How do you think this site will change in future? In the following video, UBC Geography PhD candidate and former GEOB 102 TA (2018-19), Kevin Pierce, chats about clues that indicate how this early successional hardwood stand may change (videographer K Hurley, Mar 2019; shared with permission from KP).
Now play the video below, in which a biogeographer (guess who?) demonstrates how to date disturbance. She extracts a ring series (tree-ring core) from one of the largest, and oldest, stems at Stop 1. The ring counts and age of this tree will tell long ago it established, indicating the approximate timing of the disturbance event that led to stand initiation at the site (This is species x – the one you identified first).
With this information and your dichotomous key, you should be ready to answer the first few questions in the lab. Next, proceed to the boardwalk site….
1) Play Video 3: Boardwalk Station [v2, edited for PG Lab Manual, 2nd ed, Jul 2021].
2) Click image below to open 360 photo of Boardwalk
Based on the information you learned, what sort of disturbance occurred here? How/Why? Hint: What do you know about Canada’s National animal?
Entering the Needleleaf Forest
1) Play Video 4: Entering the needleleaf forest
In the video above, I pointed out a species of shrub that is native to this forest, salal. Find out more about this and other native understory species, including red huckleberry, sword fern and dull Oregon grape in UBC Forestry’s Coastal Plants of BC’s videos (Culbert 2018), filmed here in Pacific Spirit Park!
I also pointed out a species non-native to the area, pictured in the following photos:
As you may infer from the photo in Fig. 3, this European invader has been very successful at colonizing the hardwood forest, with several individuals visible in the photo. What do you think makes it so successful? Why is this species so abundant in the hardwood forest? Other introduced invasive species present here include Laurel (Prunus amygdala). Note that holly and laurel are both evergreen woody species adapted to environments with mild rainy winters. They thus benefit from Vancouver’s West Coast Marine climate, being able to photosynthesize throughout winter, in contrast to native deciduous hardwoods.
What impact do invasive species have on native species in the forest? Listen to this audio clip for more information: Invasive Species in Pacific Spirit Park
What actions do you think could be taken to manage invasive species and the threat they pose to biodiversity?
Needleleaf Forest Stop (Stop 2)
1) Play Video 5: Needleleaf forest [v2, edited for PG Lab Manual, 2nd ed, Jul 2021].
2) Click image below to open 360 photo of the Needleleaf forest, Stop 2
You have entered a remnant of Coastal Douglas fir forest, one of BC’s Biogeoclimatic Ecosystem Classification System (BEC) zones, described in detail here. You’ll notice that the canopy trees are larger and older than those in the hardwood forest, indicating the longer time since major disturbance (and later successional stage) at this site.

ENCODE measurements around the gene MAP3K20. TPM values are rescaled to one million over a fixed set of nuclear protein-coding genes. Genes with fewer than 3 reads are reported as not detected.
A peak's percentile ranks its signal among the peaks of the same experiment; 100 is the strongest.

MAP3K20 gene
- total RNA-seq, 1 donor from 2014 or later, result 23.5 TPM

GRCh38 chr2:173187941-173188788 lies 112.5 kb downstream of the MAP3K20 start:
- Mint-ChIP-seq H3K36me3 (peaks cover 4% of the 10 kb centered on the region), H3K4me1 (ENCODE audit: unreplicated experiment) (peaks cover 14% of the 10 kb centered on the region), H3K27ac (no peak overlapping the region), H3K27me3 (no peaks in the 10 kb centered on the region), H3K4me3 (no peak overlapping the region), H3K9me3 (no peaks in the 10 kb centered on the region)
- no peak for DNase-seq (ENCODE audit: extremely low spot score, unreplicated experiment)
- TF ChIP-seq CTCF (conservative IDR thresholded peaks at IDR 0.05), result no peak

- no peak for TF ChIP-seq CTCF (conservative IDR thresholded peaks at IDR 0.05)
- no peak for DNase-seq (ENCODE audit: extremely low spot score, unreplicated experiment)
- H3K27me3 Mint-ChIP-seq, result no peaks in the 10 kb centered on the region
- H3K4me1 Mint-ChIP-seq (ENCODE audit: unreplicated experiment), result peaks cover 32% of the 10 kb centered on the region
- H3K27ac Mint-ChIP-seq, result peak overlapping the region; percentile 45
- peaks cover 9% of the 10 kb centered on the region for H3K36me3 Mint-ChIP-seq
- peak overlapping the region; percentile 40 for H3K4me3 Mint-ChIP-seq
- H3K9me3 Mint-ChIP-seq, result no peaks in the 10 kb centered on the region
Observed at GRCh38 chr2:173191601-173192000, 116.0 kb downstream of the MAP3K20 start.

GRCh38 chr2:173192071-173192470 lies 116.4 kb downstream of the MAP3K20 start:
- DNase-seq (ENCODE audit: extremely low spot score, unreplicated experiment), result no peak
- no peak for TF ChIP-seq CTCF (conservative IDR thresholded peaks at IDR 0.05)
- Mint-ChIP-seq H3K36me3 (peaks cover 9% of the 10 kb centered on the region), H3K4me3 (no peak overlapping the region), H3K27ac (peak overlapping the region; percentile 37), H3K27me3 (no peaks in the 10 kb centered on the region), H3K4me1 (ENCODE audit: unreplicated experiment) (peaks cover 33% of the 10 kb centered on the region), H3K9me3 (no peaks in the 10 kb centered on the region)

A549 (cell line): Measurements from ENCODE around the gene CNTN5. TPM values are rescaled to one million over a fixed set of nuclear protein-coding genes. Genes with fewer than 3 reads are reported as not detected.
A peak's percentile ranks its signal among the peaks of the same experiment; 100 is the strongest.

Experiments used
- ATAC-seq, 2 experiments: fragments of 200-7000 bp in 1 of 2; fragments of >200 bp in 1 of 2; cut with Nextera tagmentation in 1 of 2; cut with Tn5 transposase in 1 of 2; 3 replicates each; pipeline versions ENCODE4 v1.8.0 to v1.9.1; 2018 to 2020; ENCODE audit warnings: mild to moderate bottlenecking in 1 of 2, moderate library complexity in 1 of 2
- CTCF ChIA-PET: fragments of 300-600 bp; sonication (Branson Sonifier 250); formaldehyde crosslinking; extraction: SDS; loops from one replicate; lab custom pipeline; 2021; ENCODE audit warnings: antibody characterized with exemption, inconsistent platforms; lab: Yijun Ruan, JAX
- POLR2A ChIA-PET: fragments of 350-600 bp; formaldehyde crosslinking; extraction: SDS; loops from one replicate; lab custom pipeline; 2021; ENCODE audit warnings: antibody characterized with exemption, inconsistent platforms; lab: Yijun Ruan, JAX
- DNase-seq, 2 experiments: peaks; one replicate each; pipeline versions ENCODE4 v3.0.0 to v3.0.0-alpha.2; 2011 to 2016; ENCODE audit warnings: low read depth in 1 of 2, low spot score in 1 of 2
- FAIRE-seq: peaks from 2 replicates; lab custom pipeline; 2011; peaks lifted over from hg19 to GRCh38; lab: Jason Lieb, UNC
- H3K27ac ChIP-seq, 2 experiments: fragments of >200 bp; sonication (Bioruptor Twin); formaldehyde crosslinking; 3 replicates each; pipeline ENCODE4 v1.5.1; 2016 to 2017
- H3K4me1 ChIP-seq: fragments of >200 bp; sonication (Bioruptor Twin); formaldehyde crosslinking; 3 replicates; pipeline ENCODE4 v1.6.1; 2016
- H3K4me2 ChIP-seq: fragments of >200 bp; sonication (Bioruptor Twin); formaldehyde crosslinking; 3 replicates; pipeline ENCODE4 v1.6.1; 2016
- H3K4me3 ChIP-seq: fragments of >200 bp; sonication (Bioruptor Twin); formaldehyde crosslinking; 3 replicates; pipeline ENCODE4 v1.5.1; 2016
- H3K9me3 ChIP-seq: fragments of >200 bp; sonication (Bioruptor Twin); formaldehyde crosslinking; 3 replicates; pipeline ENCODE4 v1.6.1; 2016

Identify the three conifer (needle-leaf) species discussed in the video based on their leaves and bark, using your species id key. In Figure 4 (top), you can see pictures of cones from the first and third needle-leaf species examined in the video (we saw cones of the second type in the video), and (bottom), the species with silver needle undersides heterogeneous needle lengths. This species has an apical meristem (the stem tip or branch leader at the top of the tree) that tilts over like a Dr. Seuss Christmas tree (perhaps not visible in the photo, but something to look for when next you visit a BC coastal forest).
Other native species present in this forest include the understory species of Acer (maple) mentioned in the video with “vine” in its common name (hint) and a canopy species of maple with very large leaves (hint). The latter, large-leaved maple, is actually a co-dominant species in this forest. It is shade-tolerant and reaches the canopy alongside the 3 conifers in late-successional stands. Find both in your Dichotomous key; for precise botanical information on the viney species, watch this Coastal Coastal Indicator Plants of BC video. Now, you may wish to try this tree species id knowledge test.
Notice, in the 360 photo, the large pile of earth with young hemlock trees (saplings) growing on it along the east side of the trail (opposite from the dog). This is a tree-fall or tip-up mound, an important micro-habitat and “safe site” for many forest species (Huckleberry and Western hemlock, for instance). The term safe site (coined by eminent British ecologist John L. Harper), refers to an establishment site protected from hazards (e.g., burial from leaf-litter) and providing suitable conditions (fresh, exposed soil) for species’ seed to germinate and establish. How does a tree-fall mound qualify? These sorts of micro-habitats become more available in complex environments such as this, where forest trees have had time to live out their life cycles, decay, and created decomposed stump or branch litter, etc.
More about BC’s Coastal Forests, Past and Present:
BC’s southern coastal rainforests are considered to be some of the most productive ecosystems in the world. Their dominant evergreen needle-leaf species retain foliage throughout winter and thus benefit from the large amounts of precipitation that fall during Vancouver’s mild winters. In this environment, deciduous trees (broad-leaf species) are compromised by the fact that they are adapted to lose leaves during cold periods, and can photosynthesize only in summer when moisture becomes limiting. To see the seasonal patterns rainfall and temperature that characterize BC’s West Coast Marine Climate, see your course notes for a climograph, or this link.
Consider the kinds of site conditions present here: cool and shady or hot and sunny (which?). How do they affect the sorts of species growing here (and visa versa?). As you consider the roles of species in this forest, you may wish to listen to this audio-clip from our AR version of this trip.